"Sara is a natural healer and gentle, confident yoga instructor. Her intuitive energy guides her with every client she works with. I am grateful to have been a client of hers and felt my body respond immediately to her healing techniques. And as a yoga instructor she never pushes the body to endure rather to open and stretch in order to best rejuvenate. Working with Sara on my own healing journey has be priceless." -Pamela
BODY. BREATH. MIND.
Sara’s Yin classes focus on targeted meridians, and the benefits of and associations with each energy pathway are explained during the class. These can be tailored to the individual needs of private clients and combined with recommended acupressure points in conjunction with any session.
Depending on which meridians are blocked during a Reiki session, Sara will offer targeted Yin poses and acupressure points, if applicable, to empower each client to participate actively in their healing post-session.
When appropriate, Sara turns to the circadian rhythm chart, correlating meridians to the client’s individual sleep patterns to further identify energy blockages. This can be an especially helpful tool when working with clients who have disrupted sleep patterns.
THE MERIDIAN THEORY
The meridian theory, according to Chinese medicine, is based on 12 primary meridians through which Qi (also known as prana, mana, or energy) flows. Stagnation within a meridian channel can cause dis-ease within the body. Sara uses both Reiki and specific Yin postures to assist in the movement of Qi, opening the body to its natural healing abilities. If needed, Sara will also apply the gentle massage technique of tui-na during Reiki to stimulate the flow of Qi throughout the body.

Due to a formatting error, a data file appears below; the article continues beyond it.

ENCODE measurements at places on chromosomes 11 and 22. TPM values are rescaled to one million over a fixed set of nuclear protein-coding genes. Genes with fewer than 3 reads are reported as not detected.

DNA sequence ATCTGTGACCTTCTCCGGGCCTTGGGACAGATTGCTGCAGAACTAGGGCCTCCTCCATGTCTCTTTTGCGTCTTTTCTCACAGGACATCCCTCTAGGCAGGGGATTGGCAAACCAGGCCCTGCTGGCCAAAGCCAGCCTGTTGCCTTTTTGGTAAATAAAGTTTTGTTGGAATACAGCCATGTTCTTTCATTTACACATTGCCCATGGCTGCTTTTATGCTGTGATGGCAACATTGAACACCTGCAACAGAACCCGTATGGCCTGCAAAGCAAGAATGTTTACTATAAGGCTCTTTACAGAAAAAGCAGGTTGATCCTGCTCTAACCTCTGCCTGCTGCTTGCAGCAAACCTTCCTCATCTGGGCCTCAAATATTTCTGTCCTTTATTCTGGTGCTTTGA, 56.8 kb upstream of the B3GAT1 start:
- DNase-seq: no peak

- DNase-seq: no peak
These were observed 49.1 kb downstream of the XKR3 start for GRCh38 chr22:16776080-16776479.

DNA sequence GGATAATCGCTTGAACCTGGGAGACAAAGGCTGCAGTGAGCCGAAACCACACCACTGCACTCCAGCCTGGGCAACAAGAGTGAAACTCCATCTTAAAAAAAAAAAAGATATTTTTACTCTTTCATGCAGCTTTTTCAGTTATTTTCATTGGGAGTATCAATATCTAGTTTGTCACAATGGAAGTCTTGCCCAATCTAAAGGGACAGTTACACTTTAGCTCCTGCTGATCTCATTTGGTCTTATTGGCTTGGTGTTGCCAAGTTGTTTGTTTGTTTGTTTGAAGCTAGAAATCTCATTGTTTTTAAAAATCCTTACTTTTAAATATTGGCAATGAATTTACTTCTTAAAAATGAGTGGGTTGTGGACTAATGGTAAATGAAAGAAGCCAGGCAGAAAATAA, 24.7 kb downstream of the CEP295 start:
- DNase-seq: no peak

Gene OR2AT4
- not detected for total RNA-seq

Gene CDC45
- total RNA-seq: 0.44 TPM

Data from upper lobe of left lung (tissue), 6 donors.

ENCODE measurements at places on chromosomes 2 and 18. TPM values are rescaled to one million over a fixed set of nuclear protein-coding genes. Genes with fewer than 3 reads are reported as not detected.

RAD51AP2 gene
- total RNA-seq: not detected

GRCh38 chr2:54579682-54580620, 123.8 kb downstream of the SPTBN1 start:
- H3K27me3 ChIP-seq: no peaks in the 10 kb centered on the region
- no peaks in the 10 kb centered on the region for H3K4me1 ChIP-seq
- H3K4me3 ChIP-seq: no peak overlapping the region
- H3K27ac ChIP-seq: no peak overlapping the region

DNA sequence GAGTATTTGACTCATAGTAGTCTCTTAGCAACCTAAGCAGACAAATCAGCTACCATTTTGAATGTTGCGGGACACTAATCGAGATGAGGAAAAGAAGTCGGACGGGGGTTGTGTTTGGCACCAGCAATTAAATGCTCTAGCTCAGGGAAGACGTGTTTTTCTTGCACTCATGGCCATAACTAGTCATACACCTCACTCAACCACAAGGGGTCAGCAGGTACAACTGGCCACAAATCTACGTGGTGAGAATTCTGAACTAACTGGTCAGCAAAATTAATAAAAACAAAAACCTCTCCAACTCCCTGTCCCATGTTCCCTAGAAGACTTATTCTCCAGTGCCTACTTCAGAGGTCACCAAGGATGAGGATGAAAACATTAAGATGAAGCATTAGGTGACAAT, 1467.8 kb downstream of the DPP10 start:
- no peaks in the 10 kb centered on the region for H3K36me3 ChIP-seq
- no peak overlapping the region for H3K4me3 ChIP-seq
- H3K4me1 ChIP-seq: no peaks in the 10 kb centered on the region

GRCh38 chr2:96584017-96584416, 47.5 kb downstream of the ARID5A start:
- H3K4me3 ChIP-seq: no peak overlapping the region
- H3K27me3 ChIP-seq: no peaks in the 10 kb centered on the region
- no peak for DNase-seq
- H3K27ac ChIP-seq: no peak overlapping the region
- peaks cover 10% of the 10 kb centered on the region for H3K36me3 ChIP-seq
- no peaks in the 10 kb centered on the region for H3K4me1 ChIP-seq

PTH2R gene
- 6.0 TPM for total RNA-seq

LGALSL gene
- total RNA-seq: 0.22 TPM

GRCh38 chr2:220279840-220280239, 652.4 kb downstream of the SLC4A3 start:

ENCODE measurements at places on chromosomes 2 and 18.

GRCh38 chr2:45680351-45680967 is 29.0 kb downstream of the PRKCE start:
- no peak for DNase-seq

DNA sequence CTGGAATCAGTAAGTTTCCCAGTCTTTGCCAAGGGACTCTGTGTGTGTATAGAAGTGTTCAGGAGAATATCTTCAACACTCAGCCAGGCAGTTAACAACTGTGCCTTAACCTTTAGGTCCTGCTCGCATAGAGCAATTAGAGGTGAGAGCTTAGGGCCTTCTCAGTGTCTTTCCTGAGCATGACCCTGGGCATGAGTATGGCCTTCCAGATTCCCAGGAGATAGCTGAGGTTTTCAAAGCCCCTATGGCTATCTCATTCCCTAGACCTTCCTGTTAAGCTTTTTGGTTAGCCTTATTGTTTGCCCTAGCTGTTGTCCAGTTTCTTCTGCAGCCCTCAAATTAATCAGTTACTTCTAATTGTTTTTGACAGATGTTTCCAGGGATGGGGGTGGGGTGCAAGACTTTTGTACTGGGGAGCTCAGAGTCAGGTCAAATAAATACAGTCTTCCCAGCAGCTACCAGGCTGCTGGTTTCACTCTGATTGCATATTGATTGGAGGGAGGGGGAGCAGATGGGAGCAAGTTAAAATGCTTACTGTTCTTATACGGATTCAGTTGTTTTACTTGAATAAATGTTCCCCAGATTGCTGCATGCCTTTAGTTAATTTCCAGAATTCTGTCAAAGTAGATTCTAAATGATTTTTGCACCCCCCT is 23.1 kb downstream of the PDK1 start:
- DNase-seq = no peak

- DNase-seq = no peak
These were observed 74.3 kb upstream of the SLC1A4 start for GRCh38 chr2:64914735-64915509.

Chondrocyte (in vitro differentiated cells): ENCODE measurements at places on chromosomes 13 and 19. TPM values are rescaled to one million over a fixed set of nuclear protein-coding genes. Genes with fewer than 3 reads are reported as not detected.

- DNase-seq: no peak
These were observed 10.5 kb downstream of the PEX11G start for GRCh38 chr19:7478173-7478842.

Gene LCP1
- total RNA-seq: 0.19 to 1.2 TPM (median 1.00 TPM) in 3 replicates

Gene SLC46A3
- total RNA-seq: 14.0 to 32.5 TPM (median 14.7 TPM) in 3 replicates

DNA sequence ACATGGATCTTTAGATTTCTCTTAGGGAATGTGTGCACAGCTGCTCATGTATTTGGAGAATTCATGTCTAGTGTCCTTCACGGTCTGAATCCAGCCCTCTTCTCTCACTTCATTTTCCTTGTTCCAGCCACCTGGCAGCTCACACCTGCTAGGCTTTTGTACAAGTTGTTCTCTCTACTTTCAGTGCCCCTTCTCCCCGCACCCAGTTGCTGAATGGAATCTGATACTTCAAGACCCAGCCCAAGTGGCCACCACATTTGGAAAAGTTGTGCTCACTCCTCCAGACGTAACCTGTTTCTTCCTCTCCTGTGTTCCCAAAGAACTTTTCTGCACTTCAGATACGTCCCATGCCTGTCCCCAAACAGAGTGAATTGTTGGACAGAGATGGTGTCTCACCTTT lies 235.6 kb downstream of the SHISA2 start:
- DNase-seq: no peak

THE YIN/YANG THEORY
The yin/yang theory is an integral part of Chinese culture, with references to Yin and Yang dating back as far as 700 BCE. This complex theory is based on the idea that the universe is composed of opposite but complementary energies – either yin or yang. Though viewed as opposites in their individual qualities and nature, yin and yang are interdependent – never separate, and one cannot exist without the other. A beautiful example found in nature is the yin/yang pairing of day (yang) and night (yin) – they are opposites, but not absolute, as we witness their transition spaces of dusk and dawn.
For the purposes of Ka Malu, yin is the necessary balance to the yang life we lead in our culture. When we move too far into one space, it’s only a matter of time before we must move into the opposite space. For many of us, this transition is forced through burn out, injury, or utter exhaustion. Infusing Yin practices into our lives helps to create balance, and a proactive measure to keep our bodies and minds whole and healthy.